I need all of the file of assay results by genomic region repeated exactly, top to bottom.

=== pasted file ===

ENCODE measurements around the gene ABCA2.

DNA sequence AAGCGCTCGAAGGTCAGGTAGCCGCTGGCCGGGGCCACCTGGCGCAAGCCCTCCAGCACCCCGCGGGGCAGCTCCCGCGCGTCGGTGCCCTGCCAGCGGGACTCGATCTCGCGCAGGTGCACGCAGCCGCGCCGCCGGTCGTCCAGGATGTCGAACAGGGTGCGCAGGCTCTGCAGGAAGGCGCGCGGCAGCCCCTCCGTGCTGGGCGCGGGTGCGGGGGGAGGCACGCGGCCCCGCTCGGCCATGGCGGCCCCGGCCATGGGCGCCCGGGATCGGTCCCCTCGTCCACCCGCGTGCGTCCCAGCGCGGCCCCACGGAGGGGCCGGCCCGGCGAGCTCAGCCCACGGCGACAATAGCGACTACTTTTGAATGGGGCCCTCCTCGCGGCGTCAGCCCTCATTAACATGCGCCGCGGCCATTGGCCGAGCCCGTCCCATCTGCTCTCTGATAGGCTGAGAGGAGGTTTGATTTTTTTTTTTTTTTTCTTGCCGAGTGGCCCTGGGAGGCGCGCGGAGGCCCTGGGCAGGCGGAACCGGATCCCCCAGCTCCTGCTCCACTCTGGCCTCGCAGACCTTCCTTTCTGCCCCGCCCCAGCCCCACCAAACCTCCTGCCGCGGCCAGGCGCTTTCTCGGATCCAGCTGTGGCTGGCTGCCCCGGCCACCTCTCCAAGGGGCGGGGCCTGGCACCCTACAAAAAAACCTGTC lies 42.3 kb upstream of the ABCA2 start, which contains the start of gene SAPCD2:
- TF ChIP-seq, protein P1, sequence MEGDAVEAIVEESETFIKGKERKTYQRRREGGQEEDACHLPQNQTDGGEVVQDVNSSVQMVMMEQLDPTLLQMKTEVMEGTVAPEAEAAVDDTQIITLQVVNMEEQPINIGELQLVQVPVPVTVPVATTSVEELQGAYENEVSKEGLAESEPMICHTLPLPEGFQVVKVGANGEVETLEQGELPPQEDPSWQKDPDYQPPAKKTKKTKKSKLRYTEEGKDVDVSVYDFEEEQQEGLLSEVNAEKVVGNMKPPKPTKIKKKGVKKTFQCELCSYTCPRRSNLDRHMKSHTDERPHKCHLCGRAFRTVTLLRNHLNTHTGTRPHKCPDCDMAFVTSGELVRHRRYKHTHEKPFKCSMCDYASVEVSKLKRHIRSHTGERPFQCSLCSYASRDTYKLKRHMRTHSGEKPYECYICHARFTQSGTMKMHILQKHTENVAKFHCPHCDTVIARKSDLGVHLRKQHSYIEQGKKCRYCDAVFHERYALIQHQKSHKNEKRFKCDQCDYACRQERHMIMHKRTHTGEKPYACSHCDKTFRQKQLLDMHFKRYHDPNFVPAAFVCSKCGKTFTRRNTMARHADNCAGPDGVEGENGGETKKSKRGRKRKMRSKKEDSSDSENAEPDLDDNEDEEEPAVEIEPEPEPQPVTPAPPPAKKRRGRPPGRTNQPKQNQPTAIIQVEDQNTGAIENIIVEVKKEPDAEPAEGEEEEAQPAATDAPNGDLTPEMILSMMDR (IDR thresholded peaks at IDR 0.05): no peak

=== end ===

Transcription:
ENCODE measurements around the gene ABCA2.

DNA sequence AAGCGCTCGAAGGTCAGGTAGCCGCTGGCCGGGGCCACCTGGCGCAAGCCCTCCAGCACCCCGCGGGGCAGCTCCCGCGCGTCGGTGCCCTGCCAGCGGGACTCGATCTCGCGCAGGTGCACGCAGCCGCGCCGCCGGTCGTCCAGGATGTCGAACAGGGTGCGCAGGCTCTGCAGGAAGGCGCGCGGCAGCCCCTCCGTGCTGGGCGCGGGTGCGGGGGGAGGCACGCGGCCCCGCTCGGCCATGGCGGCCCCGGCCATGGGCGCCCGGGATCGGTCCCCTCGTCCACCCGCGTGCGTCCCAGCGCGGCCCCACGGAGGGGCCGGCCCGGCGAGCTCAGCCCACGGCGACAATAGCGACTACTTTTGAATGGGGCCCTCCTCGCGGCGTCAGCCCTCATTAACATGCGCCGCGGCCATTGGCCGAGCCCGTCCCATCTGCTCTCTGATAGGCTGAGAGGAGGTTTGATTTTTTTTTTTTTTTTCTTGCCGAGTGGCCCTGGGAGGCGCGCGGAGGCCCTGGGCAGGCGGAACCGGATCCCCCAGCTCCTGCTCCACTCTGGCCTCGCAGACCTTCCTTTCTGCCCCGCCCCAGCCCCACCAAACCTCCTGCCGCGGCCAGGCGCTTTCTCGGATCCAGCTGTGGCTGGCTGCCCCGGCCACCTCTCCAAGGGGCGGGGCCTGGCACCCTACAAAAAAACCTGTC lies 42.3 kb upstream of the ABCA2 start, which contains the start of gene SAPCD2:
- TF ChIP-seq, protein P1, sequence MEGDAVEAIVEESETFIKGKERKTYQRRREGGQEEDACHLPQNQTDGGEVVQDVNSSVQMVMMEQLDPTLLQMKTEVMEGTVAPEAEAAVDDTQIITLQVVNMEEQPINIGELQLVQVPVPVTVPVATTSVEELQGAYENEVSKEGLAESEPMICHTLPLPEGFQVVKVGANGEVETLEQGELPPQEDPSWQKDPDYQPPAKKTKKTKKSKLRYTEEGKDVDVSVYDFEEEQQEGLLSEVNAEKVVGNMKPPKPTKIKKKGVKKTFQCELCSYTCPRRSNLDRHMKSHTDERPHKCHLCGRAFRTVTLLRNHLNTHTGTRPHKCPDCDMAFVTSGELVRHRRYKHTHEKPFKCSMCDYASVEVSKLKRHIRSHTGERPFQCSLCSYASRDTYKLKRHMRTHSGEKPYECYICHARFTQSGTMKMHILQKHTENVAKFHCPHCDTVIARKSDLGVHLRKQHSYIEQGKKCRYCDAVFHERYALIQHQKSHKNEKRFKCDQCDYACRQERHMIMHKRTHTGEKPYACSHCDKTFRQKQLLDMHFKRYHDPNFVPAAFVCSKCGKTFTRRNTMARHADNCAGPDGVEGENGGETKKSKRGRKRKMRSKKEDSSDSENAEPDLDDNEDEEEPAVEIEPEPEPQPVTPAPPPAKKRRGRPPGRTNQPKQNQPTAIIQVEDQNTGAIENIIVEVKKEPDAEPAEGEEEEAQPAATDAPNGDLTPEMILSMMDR (IDR thresholded peaks at IDR 0.05): no peak